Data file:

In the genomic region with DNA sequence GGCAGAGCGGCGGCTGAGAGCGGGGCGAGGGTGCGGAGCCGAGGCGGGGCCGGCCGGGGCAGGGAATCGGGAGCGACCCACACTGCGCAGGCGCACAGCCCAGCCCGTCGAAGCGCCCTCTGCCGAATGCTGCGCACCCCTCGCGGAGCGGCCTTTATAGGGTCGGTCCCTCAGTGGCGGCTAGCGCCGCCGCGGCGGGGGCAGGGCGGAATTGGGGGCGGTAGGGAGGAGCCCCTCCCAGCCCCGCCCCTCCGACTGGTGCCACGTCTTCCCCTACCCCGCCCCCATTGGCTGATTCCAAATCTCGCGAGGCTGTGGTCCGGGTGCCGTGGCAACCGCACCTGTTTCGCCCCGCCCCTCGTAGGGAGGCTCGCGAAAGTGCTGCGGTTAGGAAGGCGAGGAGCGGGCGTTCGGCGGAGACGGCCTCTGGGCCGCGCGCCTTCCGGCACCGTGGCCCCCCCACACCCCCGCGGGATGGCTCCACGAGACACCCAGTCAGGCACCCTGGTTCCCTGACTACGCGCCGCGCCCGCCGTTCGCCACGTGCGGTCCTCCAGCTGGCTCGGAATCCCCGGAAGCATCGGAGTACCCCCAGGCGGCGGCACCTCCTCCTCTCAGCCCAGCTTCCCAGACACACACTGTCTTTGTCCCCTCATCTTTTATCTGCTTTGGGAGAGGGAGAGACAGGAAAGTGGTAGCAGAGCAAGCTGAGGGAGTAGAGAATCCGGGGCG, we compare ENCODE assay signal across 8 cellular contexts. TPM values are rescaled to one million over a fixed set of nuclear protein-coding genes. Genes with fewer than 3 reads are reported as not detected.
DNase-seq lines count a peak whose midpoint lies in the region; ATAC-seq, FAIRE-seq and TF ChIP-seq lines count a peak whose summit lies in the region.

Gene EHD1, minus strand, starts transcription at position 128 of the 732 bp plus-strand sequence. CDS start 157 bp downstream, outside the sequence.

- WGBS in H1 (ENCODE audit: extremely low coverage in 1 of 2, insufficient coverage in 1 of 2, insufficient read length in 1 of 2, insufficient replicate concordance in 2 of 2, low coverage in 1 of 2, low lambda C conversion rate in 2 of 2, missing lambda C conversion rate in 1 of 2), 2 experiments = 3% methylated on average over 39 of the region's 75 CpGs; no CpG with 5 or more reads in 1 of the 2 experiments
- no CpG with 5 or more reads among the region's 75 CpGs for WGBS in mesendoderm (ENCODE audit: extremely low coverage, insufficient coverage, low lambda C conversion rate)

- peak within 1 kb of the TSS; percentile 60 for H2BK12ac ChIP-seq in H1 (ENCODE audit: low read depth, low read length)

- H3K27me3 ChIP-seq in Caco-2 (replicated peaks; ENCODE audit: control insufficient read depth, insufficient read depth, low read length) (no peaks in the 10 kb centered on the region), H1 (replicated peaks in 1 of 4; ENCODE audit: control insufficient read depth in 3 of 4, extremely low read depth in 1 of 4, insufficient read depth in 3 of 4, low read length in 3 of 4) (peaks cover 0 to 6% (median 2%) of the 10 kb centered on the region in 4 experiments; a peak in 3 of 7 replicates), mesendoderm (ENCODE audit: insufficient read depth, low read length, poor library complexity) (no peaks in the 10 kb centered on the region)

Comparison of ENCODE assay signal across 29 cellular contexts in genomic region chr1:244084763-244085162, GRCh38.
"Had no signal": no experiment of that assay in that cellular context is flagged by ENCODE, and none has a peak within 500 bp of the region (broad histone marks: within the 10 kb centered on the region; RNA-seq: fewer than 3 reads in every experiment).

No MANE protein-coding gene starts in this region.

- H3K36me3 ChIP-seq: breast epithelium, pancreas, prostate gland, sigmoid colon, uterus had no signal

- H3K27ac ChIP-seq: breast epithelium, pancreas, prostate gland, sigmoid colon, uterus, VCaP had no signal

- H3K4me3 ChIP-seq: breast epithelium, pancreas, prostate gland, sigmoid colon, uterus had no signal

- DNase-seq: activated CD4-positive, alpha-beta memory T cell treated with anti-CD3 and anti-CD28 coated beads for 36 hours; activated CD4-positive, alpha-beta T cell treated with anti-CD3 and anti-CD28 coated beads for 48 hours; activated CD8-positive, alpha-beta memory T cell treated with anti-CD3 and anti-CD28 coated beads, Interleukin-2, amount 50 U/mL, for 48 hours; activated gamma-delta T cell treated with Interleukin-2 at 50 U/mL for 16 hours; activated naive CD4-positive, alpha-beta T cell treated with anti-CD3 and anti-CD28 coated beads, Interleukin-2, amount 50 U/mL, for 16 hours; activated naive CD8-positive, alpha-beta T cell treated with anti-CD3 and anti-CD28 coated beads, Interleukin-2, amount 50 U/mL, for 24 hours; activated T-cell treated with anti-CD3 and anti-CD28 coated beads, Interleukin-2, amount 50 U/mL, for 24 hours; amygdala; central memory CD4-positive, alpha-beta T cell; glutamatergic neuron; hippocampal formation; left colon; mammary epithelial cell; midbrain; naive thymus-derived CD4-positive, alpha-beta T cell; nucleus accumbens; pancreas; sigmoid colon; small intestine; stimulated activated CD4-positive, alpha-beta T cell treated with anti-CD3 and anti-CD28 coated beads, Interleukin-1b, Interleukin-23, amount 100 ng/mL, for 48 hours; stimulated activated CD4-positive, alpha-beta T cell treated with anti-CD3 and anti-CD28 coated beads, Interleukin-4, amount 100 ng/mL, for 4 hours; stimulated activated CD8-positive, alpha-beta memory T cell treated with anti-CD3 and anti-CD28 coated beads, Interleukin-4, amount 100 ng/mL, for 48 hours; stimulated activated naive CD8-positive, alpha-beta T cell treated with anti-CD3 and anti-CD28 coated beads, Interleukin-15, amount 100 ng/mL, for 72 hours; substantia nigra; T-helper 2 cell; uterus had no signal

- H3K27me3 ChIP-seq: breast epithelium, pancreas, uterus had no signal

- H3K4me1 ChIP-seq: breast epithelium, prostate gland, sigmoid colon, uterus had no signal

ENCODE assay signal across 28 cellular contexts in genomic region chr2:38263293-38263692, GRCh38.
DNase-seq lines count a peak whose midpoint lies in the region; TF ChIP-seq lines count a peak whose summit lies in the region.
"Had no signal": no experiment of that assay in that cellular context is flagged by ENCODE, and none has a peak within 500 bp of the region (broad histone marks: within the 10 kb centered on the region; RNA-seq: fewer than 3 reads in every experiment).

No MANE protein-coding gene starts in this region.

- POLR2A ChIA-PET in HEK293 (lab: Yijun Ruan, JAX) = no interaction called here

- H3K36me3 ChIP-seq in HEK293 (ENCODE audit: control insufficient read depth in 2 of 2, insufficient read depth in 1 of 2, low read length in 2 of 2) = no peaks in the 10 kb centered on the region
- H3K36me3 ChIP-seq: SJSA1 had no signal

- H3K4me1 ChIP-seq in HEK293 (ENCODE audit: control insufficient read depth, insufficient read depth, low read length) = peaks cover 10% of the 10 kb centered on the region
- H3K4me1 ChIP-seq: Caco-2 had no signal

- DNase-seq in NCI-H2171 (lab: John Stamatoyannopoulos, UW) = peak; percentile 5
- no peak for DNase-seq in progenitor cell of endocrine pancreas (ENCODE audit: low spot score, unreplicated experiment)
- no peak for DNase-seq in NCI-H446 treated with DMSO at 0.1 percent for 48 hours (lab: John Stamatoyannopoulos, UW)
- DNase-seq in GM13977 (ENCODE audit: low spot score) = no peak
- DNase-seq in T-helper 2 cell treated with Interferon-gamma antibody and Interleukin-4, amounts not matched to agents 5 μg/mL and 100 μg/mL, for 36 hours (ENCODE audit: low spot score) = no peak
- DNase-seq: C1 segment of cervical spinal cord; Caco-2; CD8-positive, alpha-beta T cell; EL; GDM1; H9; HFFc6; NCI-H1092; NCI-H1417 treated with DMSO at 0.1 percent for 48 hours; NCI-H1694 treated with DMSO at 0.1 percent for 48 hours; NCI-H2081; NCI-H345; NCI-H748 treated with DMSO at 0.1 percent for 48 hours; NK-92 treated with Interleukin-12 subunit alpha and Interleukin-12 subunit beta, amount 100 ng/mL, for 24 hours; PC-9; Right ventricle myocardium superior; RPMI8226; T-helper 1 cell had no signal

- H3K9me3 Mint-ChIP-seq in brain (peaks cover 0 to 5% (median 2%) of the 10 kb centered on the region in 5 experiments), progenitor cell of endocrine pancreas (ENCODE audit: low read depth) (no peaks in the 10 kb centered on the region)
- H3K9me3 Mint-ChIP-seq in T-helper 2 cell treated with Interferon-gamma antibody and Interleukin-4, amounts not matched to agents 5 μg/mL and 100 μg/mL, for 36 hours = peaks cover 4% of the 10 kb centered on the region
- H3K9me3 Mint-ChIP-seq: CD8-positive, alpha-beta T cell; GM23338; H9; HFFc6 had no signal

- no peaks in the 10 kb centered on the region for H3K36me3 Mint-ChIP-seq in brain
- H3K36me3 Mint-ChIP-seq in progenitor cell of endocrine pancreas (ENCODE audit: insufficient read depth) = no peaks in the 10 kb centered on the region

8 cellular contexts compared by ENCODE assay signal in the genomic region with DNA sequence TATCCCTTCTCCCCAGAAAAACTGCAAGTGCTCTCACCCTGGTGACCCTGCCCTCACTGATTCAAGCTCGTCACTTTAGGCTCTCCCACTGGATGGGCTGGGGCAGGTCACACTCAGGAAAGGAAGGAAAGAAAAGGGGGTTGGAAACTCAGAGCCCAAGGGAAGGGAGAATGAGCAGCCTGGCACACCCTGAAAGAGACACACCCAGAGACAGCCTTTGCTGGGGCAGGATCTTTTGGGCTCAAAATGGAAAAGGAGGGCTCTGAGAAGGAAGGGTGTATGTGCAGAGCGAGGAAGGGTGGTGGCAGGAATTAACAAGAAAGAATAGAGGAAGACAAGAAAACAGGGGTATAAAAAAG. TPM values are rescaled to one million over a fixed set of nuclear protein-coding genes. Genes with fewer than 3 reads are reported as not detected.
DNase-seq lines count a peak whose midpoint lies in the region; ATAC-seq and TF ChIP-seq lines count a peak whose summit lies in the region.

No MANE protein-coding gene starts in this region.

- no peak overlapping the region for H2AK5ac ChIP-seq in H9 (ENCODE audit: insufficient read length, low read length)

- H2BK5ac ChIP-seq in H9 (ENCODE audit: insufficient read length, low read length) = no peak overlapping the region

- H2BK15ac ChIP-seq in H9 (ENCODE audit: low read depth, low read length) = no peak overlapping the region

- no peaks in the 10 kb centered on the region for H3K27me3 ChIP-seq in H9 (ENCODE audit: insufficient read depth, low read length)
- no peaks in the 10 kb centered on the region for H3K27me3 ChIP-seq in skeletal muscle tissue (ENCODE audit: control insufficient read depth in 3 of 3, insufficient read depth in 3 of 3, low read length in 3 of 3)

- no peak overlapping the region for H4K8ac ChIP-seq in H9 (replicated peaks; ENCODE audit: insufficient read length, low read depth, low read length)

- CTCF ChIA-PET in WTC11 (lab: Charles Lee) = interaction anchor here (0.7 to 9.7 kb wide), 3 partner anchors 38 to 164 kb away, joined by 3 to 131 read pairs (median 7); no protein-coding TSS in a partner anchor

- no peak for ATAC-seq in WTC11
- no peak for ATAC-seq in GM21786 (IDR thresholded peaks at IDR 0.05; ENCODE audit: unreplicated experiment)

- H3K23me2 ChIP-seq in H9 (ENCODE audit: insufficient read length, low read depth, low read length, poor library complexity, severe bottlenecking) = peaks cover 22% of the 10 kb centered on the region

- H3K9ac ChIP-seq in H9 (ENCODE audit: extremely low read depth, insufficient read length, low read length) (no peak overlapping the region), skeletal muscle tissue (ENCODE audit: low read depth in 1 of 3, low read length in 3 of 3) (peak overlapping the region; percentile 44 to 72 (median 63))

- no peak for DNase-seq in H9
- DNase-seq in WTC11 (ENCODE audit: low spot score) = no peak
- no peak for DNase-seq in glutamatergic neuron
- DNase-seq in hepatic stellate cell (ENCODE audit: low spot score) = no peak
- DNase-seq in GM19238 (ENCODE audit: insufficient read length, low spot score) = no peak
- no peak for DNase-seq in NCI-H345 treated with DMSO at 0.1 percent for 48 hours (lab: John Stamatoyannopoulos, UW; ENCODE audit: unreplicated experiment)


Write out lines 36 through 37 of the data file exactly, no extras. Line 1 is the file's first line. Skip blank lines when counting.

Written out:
- H3K36me3 Mint-ChIP-seq in progenitor cell of endocrine pancreas (ENCODE audit: insufficient read depth) = no peaks in the 10 kb centered on the region

8 cellular contexts compared by ENCODE assay signal in the genomic region with DNA sequence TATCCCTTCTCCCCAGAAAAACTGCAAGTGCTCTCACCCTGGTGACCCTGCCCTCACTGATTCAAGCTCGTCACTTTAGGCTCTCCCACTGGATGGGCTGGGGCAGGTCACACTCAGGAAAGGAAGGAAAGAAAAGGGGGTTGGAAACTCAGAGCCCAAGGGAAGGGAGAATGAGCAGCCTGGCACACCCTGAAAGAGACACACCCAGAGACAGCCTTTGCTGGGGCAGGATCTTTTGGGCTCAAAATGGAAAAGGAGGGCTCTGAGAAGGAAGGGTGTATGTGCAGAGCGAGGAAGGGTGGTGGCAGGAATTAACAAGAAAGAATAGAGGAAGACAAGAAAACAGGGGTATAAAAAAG. TPM values are rescaled to one million over a fixed set of nuclear protein-coding genes. Genes with fewer than 3 reads are reported as not detected.